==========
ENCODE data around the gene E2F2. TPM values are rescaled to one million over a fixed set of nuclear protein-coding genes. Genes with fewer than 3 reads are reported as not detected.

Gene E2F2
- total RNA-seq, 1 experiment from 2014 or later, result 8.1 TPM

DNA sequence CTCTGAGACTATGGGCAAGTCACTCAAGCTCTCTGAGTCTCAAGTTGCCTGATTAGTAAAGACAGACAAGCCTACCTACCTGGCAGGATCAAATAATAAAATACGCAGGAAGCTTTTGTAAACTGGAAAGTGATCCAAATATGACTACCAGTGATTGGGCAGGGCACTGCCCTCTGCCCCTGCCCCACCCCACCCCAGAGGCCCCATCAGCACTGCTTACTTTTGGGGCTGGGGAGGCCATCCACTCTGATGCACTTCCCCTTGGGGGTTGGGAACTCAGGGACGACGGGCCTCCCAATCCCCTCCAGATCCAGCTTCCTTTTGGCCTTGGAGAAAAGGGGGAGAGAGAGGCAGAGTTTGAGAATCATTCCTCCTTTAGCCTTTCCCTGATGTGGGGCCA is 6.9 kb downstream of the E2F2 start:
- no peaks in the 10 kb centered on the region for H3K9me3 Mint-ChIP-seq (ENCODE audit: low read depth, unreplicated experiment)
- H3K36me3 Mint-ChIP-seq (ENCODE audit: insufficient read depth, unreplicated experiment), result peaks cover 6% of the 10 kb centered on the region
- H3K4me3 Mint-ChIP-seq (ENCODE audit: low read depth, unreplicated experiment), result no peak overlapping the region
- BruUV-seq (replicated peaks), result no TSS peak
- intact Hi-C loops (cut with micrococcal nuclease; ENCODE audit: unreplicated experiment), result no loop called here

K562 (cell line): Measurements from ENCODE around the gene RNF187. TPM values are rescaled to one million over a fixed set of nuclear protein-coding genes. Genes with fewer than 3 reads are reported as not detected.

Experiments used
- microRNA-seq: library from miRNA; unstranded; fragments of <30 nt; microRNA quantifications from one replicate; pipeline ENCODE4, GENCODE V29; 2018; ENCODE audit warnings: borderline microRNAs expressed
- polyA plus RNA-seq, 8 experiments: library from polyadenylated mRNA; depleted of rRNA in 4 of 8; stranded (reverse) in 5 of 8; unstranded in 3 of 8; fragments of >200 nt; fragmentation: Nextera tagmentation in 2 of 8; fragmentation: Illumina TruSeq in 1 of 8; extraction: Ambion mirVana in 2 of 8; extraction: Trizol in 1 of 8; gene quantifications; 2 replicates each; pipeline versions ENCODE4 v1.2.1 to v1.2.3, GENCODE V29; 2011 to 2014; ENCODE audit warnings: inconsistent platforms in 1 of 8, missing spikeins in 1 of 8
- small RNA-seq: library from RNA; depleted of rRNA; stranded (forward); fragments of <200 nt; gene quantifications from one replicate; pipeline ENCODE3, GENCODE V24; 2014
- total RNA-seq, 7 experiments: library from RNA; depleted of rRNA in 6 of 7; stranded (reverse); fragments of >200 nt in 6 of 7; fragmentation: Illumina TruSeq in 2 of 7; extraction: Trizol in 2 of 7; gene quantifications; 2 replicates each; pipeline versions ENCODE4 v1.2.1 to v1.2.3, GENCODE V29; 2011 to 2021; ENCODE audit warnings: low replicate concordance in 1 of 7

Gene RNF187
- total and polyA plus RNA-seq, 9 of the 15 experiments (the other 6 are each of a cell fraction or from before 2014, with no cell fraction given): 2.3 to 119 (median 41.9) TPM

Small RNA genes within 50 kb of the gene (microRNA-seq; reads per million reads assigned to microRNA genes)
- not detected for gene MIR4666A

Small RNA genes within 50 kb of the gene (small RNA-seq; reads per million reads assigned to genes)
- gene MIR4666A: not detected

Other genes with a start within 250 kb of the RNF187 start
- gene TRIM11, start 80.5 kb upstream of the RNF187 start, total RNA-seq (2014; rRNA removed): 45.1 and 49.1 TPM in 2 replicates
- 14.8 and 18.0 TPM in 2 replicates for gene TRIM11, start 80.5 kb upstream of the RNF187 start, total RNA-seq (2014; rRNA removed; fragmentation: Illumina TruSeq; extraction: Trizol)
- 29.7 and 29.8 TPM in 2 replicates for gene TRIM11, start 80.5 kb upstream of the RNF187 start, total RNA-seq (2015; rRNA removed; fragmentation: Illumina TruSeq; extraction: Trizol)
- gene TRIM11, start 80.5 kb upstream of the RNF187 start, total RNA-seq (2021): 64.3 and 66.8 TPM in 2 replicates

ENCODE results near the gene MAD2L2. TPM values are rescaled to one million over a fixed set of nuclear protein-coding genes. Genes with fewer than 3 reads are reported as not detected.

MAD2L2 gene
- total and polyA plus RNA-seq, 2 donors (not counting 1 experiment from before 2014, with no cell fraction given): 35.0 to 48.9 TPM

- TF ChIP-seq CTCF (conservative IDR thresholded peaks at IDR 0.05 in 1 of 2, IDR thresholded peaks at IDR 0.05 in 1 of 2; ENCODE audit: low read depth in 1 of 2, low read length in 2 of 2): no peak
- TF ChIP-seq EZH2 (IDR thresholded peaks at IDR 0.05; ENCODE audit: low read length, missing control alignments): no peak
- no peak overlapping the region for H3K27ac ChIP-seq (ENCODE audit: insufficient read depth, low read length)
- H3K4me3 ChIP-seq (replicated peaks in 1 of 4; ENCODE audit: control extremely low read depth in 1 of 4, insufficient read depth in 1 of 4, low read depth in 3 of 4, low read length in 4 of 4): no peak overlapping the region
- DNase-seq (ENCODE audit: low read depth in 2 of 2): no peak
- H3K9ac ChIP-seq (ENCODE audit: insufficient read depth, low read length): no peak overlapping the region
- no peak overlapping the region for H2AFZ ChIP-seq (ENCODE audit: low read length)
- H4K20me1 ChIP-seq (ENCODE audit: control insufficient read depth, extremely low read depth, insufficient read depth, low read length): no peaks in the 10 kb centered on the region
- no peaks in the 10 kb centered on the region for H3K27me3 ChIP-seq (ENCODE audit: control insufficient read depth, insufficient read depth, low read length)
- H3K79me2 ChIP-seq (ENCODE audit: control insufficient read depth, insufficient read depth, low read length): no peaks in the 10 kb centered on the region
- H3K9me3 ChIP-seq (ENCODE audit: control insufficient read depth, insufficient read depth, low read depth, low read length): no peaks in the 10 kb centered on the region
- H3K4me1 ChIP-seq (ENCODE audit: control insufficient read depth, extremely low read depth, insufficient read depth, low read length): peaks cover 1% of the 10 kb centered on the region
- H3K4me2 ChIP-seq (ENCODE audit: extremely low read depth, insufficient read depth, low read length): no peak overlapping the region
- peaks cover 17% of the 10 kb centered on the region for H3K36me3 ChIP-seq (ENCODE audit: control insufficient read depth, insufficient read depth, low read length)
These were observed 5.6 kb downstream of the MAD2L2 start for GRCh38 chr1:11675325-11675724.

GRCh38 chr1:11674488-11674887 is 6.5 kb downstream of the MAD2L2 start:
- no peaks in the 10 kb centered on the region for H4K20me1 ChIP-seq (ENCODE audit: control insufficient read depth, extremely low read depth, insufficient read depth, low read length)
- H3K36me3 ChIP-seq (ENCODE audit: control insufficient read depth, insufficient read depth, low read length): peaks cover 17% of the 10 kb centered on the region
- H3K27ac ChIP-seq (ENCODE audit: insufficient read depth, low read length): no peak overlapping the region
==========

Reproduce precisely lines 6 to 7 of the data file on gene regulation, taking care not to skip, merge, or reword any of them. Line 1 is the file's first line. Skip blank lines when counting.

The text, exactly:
- H3K36me3 Mint-ChIP-seq (ENCODE audit: insufficient read depth, unreplicated experiment), result peaks cover 6% of the 10 kb centered on the region
- H3K4me3 Mint-ChIP-seq (ENCODE audit: low read depth, unreplicated experiment), result no peak overlapping the region